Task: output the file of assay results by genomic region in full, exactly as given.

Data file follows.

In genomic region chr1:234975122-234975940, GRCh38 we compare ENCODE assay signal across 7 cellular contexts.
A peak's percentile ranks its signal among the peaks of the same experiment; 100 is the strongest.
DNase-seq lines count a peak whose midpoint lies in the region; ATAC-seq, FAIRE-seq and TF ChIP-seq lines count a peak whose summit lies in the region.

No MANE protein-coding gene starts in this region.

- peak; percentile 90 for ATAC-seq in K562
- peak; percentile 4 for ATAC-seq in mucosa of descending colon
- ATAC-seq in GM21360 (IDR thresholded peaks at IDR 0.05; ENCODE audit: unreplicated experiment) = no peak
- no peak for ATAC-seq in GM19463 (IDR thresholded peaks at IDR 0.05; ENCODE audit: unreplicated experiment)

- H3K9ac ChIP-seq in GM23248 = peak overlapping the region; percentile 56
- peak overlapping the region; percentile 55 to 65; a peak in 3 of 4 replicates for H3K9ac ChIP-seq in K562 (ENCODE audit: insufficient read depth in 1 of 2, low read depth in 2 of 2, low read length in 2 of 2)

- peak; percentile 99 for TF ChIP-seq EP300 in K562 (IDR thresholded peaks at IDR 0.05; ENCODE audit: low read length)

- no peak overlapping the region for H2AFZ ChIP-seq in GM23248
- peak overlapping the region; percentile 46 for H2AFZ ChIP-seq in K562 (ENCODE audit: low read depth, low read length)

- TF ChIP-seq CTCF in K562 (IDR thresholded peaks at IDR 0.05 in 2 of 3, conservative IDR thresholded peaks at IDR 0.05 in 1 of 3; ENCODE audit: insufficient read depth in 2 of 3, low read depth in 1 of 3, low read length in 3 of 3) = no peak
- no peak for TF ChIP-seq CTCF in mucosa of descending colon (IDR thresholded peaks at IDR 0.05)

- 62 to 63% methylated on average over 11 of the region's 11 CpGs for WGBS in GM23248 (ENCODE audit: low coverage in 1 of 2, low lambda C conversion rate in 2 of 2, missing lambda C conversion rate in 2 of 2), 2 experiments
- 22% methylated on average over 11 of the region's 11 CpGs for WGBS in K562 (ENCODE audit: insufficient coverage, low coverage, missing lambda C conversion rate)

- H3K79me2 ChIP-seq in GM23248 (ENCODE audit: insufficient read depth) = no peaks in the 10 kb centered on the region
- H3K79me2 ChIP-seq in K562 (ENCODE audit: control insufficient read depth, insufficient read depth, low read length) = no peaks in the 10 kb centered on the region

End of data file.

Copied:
In genomic region chr1:234975122-234975940, GRCh38 we compare ENCODE assay signal across 7 cellular contexts.
A peak's percentile ranks its signal among the peaks of the same experiment; 100 is the strongest.
DNase-seq lines count a peak whose midpoint lies in the region; ATAC-seq, FAIRE-seq and TF ChIP-seq lines count a peak whose summit lies in the region.

No MANE protein-coding gene starts in this region.

- peak; percentile 90 for ATAC-seq in K562
- peak; percentile 4 for ATAC-seq in mucosa of descending colon
- ATAC-seq in GM21360 (IDR thresholded peaks at IDR 0.05; ENCODE audit: unreplicated experiment) = no peak
- no peak for ATAC-seq in GM19463 (IDR thresholded peaks at IDR 0.05; ENCODE audit: unreplicated experiment)

- H3K9ac ChIP-seq in GM23248 = peak overlapping the region; percentile 56
- peak overlapping the region; percentile 55 to 65; a peak in 3 of 4 replicates for H3K9ac ChIP-seq in K562 (ENCODE audit: insufficient read depth in 1 of 2, low read depth in 2 of 2, low read length in 2 of 2)

- peak; percentile 99 for TF ChIP-seq EP300 in K562 (IDR thresholded peaks at IDR 0.05; ENCODE audit: low read length)

- no peak overlapping the region for H2AFZ ChIP-seq in GM23248
- peak overlapping the region; percentile 46 for H2AFZ ChIP-seq in K562 (ENCODE audit: low read depth, low read length)

- TF ChIP-seq CTCF in K562 (IDR thresholded peaks at IDR 0.05 in 2 of 3, conservative IDR thresholded peaks at IDR 0.05 in 1 of 3; ENCODE audit: insufficient read depth in 2 of 3, low read depth in 1 of 3, low read length in 3 of 3) = no peak
- no peak for TF ChIP-seq CTCF in mucosa of descending colon (IDR thresholded peaks at IDR 0.05)

- 62 to 63% methylated on average over 11 of the region's 11 CpGs for WGBS in GM23248 (ENCODE audit: low coverage in 1 of 2, low lambda C conversion rate in 2 of 2, missing lambda C conversion rate in 2 of 2), 2 experiments
- 22% methylated on average over 11 of the region's 11 CpGs for WGBS in K562 (ENCODE audit: insufficient coverage, low coverage, missing lambda C conversion rate)

- H3K79me2 ChIP-seq in GM23248 (ENCODE audit: insufficient read depth) = no peaks in the 10 kb centered on the region
- H3K79me2 ChIP-seq in K562 (ENCODE audit: control insufficient read depth, insufficient read depth, low read length) = no peaks in the 10 kb centered on the region